This idea of “transformative continuity” means that places that have been damaged by climate change can serve as a “memory” and even a deterrent, to prevent the same thing happening in the future. It also allows us to discover new heritage values in a site as it evolves. Seekamp and Jo use the example of the Gardens of Ninfa in southern Italy, where a beautiful garden was cultivated in the ruins of an abandoned medieval city, giving the site a “renewed living heritage” that both celebrates its history and endows it with new values of biodiversity and a flourishing ecosystem. Other studies have shown how abandoned man-made structures like harbors have proven ecologically productive, becoming unintended habitats for marine wildlife. While that it isn’t a reason to let a structure fall into ruin, it does show that there may be ancillary environmental advantages to decay.

That doesn’t mean giving up and abandoning cultural sites to climate change as soon as they are threatened. Going back to that cost argument: This isn’t the free option. It would require physical management of the site to make sure it doesn’t become dangerous, and a process of digital documentation and archiving and profound consultation with the public and other stakeholders. Technologies like augmented reality and drone imaging can create immersive experiences for visitors and provide another way of seeing heritage sites. It may not be the same experience, but heritage is capable of interpreting absence, maybe more so than other sectors. “There are a lot of people who find ruins more interesting than stable structures!” DeSilvey laughs. “And yet we shy away from the idea of creating a new ruin, because no one wants to be responsible for making the decision to let something transition.”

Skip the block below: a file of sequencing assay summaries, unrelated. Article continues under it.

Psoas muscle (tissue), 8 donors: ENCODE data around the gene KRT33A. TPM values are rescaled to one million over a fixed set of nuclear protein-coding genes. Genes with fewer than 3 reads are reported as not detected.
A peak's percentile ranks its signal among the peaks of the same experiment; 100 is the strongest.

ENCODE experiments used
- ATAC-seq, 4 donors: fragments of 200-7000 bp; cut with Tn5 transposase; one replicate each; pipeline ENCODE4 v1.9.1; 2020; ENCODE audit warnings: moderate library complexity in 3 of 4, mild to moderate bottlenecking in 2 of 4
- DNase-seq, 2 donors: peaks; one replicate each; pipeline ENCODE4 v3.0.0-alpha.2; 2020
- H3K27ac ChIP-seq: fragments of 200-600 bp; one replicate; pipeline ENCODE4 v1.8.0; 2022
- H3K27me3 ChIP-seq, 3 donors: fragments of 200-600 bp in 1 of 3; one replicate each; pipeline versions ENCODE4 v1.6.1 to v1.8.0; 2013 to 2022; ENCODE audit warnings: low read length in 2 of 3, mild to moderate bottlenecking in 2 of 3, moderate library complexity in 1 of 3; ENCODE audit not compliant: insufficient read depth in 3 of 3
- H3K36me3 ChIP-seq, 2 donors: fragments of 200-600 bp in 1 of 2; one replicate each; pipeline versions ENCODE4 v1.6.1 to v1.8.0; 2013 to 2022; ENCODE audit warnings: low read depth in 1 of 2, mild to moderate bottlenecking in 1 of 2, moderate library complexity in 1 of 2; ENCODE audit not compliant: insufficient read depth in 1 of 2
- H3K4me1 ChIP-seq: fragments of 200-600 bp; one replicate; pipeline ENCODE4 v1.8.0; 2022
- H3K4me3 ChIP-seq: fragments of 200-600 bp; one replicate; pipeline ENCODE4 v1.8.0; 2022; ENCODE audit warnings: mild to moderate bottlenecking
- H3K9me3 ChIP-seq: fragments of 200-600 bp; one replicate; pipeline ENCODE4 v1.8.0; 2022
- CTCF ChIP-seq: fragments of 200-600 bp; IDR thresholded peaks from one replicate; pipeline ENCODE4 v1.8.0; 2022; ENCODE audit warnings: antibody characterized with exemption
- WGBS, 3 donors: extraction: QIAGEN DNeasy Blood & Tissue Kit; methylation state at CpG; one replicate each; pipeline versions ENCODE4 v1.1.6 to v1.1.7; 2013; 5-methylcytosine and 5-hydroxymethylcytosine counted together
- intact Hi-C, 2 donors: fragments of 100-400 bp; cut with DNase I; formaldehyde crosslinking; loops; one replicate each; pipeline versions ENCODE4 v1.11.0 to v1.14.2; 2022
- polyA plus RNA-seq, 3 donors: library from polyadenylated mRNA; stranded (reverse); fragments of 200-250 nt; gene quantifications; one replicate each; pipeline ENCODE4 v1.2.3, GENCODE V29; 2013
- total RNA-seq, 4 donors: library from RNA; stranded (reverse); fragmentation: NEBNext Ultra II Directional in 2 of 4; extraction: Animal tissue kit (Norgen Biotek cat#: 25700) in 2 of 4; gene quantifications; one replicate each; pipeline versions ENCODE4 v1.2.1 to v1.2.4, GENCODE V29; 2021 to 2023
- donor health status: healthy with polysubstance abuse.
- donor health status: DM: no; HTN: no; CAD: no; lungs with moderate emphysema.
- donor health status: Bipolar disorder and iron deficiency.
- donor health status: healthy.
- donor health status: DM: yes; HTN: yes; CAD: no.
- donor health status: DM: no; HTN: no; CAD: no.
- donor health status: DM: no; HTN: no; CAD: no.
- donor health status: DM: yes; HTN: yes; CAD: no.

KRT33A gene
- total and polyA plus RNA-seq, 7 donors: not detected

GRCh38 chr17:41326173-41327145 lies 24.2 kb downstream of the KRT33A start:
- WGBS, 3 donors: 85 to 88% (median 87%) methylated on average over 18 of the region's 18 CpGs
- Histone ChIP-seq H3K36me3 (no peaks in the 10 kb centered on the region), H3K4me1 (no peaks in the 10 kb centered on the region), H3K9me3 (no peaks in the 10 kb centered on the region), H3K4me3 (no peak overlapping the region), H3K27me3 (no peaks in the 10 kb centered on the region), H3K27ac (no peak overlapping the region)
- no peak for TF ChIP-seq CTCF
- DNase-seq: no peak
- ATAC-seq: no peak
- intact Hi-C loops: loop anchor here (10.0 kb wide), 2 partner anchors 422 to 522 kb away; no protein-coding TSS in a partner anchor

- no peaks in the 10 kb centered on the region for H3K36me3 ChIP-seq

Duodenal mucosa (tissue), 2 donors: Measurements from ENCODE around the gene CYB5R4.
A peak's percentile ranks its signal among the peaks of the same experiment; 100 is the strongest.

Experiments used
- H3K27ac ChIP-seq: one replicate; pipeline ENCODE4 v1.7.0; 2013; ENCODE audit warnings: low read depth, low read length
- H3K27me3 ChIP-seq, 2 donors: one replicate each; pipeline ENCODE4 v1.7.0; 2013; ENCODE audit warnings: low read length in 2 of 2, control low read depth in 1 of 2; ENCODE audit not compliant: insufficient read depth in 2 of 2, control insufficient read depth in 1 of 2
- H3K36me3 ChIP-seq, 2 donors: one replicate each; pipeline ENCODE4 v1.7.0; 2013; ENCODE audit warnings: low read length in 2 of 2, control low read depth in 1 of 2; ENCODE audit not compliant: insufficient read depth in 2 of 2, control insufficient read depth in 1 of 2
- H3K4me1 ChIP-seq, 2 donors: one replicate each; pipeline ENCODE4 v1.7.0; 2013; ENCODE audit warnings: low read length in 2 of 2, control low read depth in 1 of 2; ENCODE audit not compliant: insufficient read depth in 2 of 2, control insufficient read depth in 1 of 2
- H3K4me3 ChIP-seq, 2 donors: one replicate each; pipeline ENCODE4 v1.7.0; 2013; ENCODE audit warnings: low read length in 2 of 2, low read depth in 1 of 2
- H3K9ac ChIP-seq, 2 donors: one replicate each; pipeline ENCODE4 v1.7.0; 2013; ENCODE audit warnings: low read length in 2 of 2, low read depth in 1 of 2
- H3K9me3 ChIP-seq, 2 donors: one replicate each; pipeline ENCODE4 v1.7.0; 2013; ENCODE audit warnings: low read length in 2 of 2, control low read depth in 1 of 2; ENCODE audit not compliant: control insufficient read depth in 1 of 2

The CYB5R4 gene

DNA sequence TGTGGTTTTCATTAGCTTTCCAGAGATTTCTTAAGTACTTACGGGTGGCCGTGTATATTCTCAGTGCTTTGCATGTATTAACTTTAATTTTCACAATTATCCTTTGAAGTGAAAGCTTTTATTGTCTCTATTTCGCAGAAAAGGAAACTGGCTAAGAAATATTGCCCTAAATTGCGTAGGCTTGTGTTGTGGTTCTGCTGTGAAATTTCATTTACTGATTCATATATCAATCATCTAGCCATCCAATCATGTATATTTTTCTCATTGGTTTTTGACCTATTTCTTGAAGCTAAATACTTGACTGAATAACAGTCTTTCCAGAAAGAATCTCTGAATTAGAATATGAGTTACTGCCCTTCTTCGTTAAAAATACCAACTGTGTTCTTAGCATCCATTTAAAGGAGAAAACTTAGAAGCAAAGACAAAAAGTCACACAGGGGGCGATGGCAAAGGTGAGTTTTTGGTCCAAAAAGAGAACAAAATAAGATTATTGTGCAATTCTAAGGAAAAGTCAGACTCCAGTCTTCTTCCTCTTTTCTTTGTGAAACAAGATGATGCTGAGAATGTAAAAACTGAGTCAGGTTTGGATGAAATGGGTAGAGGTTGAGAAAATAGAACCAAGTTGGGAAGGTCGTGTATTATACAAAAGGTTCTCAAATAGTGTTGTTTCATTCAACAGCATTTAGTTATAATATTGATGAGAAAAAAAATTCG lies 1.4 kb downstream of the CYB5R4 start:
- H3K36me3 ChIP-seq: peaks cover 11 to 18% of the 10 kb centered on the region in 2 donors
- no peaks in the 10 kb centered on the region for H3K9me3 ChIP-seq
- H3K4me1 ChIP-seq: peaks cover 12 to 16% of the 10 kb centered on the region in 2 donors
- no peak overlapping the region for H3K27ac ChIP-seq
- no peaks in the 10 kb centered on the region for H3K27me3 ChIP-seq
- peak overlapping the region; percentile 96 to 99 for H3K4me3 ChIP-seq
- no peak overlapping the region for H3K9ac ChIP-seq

We also have to detach our sense of national or regional identity from our heritage sites and think outside the modern, Western framework of permanence. Seekamp, who works with the US National Parks Service, explains that the Indigenous communities she speaks to sometimes see impermanence as an integral part of their cultural sites and the landscape in general—some places are meant to alter with the seasons and climatic changes. This is why a people-centered approach is vital: It opens us up to different heritage ideologies that are better adapted to our changing world.

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If we think of heritage sites as being in a continuous process of change, rather than in their final, fixed form, then we avoid the ticking time-bomb effect of labels like “endangered,” which paint places like Venice as “last-chance destinations”—paradoxically raising the pressure of tourism as millions rush to see the city before it is submerged. “As soon as you flag a place as being at risk of loss, then you increase its value. The language used to confront this type of process automatically makes it more difficult to cope with change,” explains DeSilvey.

Venice shouldn’t be used as a sacrificial lamb to make a point. Picturing a world in which the “extraordinary architectural masterpiece” of Venice (UNESCO’s description) is abandoned is a provocation. As of June 30, there are still—according to public counters installed across the city—49,442 official residents in the city, who may not take too kindly to being turfed out of their homes, first by mass tourism and then by pontificating heritage officials. On top of that, the political weight of Venice’s position as a cash cow providing Italy with a steady flow of tourism dollars cannot be underestimated.

But these arguments for a transformative way of thinking about heritage can hold true for other places around the world. By adopting a more expansive approach, we can imagine more generative ways of managing our historical sites as they are affected by climate change. In 25, 50, or 100 years’ time, our current model of heritage protection may appear hopelessly antiquated and unable to deal with the pressures of a rapidly heating world.